Young Mungo by Douglas Stuart
Review by Ally Muterspaw
Publication: April 2022
When Trauma Plotlines Feel Inevitable: A review of Young Mungo by Douglas Stuart
If you have read or ever heard of Douglas Stuart’s Shuggie Bain, the recipient of the 2020 Booker Prize, or are familiar with the Scottish-American writer, then you might expect a specific set of social circumstances. Like Shuggie Bain, Stuart’s sophomore novel, Young Mungo, tells a story of systemic poverty, toxic masculinity, and gay/queer sexuality. In 1980s Glasgow, male-led Catholic and Protestant gangs run the city, teen pregnancy is rampant, and youth are granted little aspirations outside of romance and sex. The novel’s protagonist, Mungo Hamilton, doesn’t fit into this environment; he is a sensitive 15-year-old boy, aptly named after the city’s benevolent Saint. When Protestant Mungo begins to fall in love with the Catholic James, the only emotional outlet the boys have places their lives at risk. The novel is told in two separate storylines; one in the present, where Mungo is on a fishing trip with two men, while the primary narrative relays Mungo’s burgeoning relationship with James, along with the social pressure to join the gang led by his brother, Hamish. The timelines begin to converge in a devastating turn of events for the teen boys.
Economic suffering in Young Mungo reflects the everyday sufferings of global capitalism; emotional apathy is central to the social dynamics of Glasgow. The novel is set in the first few years of Margaret Thatcher’s tenure, whose defunding of manual labor projects in Scotland is still felt in the present day. Labor jobs steadily disappear, living tenements are barely habitable, and many young people like Hamish are granted no hope for a safe and stable life. The women in Mungo’s life, his mother (called Mo-Maw) and sister Jodie, recognize his fragile, but unique qualities. Incapable of fulfilling the expectations of violent masculinity and compulsory heterosexuality, Mungo feels that his only chance of happiness is outside of Glasgow. Under the conditions of being outed, Mungo can never return home if he leaves with James. The burden of this choice pressures the protagonist throughout the novel.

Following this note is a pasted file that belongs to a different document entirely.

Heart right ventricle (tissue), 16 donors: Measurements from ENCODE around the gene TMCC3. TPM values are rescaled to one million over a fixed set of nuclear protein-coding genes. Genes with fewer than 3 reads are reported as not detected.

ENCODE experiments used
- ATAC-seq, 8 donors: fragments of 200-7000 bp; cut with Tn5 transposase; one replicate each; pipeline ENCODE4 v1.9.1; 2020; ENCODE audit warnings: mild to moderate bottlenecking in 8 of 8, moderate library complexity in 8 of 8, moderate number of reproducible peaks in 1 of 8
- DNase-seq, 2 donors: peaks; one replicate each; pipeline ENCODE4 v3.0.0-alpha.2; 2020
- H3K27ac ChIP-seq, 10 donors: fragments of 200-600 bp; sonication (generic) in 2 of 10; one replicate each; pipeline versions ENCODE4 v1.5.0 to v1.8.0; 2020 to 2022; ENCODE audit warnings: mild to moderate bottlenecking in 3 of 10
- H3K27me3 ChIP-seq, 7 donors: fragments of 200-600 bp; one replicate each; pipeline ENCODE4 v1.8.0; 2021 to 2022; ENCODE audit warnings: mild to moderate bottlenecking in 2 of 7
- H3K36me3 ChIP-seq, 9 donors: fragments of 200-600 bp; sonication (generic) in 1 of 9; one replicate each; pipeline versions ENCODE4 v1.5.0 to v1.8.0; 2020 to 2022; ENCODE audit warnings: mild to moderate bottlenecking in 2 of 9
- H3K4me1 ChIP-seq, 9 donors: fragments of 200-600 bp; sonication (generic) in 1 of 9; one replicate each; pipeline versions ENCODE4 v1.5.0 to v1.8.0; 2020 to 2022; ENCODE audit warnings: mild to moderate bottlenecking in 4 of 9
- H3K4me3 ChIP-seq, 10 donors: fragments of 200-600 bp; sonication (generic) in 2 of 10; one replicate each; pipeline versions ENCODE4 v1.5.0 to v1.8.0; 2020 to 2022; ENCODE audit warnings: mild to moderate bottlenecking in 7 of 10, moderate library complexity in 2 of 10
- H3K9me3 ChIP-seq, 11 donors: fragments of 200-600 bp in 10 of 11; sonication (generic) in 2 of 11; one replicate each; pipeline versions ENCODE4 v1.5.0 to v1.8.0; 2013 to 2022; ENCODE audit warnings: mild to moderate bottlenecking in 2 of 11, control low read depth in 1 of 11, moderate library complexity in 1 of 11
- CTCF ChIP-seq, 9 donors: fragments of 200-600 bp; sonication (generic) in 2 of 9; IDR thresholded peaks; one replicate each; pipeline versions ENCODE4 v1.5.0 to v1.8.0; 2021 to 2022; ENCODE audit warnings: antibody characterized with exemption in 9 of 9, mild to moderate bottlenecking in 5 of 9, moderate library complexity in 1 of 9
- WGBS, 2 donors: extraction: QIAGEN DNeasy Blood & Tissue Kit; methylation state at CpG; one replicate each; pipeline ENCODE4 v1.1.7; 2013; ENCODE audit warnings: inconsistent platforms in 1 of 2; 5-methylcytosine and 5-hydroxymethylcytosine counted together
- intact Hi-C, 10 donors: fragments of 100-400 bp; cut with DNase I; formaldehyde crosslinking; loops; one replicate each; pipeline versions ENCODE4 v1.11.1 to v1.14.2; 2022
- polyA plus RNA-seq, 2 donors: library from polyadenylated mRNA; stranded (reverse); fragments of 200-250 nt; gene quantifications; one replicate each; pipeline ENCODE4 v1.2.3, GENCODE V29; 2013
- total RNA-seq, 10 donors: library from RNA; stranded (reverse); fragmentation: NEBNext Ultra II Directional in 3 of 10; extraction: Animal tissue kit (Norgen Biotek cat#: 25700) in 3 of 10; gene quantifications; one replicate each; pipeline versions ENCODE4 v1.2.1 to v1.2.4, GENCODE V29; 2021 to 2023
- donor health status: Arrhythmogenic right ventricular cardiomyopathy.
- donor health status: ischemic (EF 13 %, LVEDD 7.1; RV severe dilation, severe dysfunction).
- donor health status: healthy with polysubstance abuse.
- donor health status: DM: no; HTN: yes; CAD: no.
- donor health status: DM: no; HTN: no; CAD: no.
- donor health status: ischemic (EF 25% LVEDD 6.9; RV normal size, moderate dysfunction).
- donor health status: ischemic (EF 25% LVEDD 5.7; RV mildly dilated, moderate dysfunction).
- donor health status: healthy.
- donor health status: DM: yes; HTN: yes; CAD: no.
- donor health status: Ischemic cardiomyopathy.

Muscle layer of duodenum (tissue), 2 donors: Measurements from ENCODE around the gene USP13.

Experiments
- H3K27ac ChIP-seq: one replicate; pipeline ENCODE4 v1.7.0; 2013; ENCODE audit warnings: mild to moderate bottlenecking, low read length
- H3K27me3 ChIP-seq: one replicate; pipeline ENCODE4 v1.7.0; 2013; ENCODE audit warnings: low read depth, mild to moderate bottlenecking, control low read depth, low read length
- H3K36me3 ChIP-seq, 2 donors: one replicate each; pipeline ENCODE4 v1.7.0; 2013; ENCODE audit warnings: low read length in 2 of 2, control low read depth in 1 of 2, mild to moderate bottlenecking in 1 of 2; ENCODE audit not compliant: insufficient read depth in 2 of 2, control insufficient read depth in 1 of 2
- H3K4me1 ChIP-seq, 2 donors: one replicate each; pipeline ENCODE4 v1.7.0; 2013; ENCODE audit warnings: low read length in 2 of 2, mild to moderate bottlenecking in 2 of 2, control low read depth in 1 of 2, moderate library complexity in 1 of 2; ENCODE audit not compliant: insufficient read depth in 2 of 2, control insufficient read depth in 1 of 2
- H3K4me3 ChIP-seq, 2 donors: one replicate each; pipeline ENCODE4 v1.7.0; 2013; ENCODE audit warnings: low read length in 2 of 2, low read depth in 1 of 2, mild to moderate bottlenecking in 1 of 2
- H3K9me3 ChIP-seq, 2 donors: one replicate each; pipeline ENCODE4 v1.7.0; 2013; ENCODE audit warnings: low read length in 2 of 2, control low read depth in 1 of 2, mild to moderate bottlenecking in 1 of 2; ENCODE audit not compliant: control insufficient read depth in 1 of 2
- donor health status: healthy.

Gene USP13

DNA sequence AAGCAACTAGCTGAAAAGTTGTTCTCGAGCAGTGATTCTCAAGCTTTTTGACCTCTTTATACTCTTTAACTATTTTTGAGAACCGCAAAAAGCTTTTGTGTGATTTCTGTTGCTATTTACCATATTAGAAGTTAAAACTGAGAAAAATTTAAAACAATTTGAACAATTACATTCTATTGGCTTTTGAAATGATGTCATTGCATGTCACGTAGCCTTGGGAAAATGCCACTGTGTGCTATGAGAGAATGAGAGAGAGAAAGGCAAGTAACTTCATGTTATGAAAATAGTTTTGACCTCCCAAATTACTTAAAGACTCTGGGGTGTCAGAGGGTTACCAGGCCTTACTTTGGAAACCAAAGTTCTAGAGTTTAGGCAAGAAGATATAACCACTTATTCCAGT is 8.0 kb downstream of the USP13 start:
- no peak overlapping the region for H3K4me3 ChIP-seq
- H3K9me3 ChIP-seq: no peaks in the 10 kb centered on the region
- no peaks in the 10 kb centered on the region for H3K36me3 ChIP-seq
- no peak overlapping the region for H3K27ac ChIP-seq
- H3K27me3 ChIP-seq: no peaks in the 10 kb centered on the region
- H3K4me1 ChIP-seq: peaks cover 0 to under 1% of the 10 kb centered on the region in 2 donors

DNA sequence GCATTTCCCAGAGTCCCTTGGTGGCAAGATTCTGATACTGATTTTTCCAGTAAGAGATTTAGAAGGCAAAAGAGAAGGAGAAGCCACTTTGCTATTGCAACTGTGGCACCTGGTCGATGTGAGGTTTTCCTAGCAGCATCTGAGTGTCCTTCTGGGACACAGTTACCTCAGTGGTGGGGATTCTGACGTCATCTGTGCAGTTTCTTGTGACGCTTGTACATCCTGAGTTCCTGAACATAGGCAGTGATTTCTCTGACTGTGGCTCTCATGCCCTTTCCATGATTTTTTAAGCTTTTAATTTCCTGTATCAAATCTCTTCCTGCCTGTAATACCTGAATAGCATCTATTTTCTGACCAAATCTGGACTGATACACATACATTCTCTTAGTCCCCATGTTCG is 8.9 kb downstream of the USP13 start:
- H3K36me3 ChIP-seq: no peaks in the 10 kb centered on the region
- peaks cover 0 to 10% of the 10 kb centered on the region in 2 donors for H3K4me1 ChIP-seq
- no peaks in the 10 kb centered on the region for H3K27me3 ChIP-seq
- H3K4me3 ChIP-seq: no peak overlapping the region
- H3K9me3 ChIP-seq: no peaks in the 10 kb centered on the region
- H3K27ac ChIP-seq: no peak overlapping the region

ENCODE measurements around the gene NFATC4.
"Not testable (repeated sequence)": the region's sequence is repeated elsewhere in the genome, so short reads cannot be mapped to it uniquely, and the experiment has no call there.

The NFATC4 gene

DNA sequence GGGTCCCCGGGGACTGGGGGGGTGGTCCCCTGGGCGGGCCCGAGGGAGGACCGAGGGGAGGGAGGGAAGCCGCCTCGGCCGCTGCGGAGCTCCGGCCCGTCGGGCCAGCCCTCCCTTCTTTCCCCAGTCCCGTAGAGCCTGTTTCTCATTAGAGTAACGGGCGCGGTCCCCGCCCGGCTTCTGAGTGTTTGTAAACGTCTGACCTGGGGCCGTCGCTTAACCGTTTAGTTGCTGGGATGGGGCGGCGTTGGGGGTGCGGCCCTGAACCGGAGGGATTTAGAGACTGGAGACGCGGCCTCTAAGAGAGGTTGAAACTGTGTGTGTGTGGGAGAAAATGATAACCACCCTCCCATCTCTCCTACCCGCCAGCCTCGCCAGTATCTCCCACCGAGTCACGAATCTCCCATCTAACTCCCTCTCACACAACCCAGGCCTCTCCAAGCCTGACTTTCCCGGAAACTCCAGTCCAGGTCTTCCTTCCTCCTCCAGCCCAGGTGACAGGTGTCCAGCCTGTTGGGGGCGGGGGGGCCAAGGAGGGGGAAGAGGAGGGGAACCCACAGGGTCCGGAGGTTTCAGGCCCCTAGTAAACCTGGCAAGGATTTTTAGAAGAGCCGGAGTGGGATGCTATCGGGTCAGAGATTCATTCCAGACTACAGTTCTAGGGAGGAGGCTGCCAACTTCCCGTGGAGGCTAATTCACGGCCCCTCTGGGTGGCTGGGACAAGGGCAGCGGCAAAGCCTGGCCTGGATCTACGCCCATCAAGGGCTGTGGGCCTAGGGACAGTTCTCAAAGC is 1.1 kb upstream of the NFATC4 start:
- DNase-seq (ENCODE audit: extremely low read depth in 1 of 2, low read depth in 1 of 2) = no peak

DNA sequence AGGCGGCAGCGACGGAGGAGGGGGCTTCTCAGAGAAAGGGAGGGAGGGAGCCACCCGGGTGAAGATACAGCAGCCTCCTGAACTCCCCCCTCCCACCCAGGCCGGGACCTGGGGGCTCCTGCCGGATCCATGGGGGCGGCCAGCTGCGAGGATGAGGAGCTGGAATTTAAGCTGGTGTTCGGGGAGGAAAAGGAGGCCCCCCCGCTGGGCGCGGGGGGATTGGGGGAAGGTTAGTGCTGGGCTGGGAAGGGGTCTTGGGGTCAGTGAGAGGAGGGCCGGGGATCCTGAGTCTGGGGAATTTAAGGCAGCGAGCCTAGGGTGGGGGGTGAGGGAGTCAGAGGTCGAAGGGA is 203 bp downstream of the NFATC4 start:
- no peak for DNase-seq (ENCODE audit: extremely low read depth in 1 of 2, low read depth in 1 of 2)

Stuart’s environment is remarkable to read, particularly with the balance of nuance and empathy he creates through the characters’ questionably ethical behavior. In the throes of surviving everyday life, aspirations diminish. The author presents this nuance through Jodie’s obligated role as Mungo’s obligated caregiver. When her life is complicated by an unexpected pregnancy through the consequences of a financially enticing affair, she decides to get an abortion. In perhaps one of the first times in her life, Jodie prioritizes her happiness and understands the burden of young women’s opportunities that are placed aside to prioritize the men in their lives. Jodie’s decision is a radical one, especially in an environment where abortion was rare, and difficult for minors to access. Jodie’s radical choices solidify the dangers of surviving Glasgow.
The past tense narrative sets the provenance of the novel’s socioeconomic turmoil. At the same time, the other storyline takes place in “The May After” the expected outcome of James and Mungo being outed. Mungo is sent by his mother to “man up” on a fishing trip in Northern Scotland with two strange men named Gallowgate and St. Christopher. Mungo ends up being molested by both men on the trip, a traumatic plotline presented as an inevitability. During the weekend, Mungo murders the two men and returns to Glasgow alone. At the end of the novel, police find Gallowgate’s body, and want to question Mungo, since his mother notified the police that he could be in danger. Hamish pretends to be Mungo and goes in for questioning, while Mungo sees James at a nearby bus stop. He is left with a choice: to stay in Glasgow, or to go into the unknown with someone he loves.